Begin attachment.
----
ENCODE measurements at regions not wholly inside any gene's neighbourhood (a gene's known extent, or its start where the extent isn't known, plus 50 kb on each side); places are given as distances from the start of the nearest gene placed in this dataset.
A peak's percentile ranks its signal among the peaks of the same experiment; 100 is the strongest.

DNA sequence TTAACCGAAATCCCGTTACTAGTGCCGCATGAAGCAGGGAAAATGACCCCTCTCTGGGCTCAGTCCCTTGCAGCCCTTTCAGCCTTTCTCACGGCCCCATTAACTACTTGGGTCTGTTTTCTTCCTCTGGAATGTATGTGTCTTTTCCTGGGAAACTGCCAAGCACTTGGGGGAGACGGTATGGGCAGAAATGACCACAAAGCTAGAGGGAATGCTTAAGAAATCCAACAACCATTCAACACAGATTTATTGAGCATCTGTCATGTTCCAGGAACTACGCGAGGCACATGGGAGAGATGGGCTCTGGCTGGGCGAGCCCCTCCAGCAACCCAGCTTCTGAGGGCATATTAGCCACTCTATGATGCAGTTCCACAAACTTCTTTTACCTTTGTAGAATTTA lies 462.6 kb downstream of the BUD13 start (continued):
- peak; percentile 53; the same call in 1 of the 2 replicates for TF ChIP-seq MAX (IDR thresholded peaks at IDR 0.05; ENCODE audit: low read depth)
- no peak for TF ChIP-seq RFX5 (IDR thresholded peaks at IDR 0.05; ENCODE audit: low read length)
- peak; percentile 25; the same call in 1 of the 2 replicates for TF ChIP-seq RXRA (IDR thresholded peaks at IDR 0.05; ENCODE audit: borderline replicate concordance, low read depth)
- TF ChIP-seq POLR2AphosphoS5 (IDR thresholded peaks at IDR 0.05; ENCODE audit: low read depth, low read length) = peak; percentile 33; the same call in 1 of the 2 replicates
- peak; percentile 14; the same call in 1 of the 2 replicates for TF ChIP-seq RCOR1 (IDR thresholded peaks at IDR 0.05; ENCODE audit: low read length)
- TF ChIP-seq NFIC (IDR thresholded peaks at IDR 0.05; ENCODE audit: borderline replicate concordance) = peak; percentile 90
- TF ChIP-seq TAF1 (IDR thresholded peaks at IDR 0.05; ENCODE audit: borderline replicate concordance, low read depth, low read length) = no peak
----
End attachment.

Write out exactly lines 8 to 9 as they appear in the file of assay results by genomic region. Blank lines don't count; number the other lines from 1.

- peak; percentile 14; the same call in 1 of the 2 replicates for TF ChIP-seq RCOR1 (IDR thresholded peaks at IDR 0.05; ENCODE audit: low read length)
- TF ChIP-seq NFIC (IDR thresholded peaks at IDR 0.05; ENCODE audit: borderline replicate concordance) = peak; percentile 90